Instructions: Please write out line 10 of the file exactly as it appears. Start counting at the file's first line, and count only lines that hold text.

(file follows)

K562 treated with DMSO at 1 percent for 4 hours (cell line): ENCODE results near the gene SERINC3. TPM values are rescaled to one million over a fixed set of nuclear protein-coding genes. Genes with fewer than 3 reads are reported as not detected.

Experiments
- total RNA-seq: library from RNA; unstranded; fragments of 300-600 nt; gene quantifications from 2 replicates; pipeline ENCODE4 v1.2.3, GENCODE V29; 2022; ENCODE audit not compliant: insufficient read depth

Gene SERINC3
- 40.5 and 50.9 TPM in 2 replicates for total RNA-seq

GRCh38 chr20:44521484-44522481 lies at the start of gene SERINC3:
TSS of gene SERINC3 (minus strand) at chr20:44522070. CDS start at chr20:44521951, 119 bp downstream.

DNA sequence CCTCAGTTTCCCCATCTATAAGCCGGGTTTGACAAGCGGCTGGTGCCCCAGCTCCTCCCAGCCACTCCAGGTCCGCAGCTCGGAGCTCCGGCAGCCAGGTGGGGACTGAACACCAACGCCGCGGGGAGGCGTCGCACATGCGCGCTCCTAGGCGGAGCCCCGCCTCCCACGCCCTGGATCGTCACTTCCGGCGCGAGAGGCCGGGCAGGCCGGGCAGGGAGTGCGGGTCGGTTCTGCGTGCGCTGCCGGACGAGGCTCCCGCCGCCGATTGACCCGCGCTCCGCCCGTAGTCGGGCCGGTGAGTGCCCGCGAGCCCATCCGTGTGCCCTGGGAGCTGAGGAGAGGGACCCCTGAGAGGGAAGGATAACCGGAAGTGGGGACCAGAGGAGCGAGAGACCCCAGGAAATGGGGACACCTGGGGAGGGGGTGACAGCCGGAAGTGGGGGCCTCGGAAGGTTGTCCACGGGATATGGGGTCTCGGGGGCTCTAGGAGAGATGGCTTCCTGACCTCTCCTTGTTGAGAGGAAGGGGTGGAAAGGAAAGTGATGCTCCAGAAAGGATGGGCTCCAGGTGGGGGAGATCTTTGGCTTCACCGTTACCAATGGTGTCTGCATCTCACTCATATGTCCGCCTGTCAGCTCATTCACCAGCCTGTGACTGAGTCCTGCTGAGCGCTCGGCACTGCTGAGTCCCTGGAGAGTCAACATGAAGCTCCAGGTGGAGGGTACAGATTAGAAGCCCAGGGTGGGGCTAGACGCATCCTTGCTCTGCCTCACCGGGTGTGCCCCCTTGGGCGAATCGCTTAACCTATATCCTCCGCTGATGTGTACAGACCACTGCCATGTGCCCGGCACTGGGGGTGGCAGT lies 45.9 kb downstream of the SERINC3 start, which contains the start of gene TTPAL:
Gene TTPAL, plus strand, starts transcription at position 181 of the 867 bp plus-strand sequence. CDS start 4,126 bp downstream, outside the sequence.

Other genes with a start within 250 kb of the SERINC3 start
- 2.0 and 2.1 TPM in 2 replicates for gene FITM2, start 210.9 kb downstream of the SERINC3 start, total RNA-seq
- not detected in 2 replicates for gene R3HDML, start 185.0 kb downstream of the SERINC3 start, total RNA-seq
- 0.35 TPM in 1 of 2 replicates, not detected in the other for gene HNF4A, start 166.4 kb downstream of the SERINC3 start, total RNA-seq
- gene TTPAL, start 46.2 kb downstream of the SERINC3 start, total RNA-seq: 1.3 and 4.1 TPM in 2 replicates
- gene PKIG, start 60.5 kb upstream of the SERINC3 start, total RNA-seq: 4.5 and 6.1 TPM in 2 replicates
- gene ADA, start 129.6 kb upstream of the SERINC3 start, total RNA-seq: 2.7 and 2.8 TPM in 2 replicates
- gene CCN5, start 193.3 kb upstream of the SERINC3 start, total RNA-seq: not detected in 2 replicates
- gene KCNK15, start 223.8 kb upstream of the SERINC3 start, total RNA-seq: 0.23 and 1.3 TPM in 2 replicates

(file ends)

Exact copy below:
Other genes with a start within 250 kb of the SERINC3 start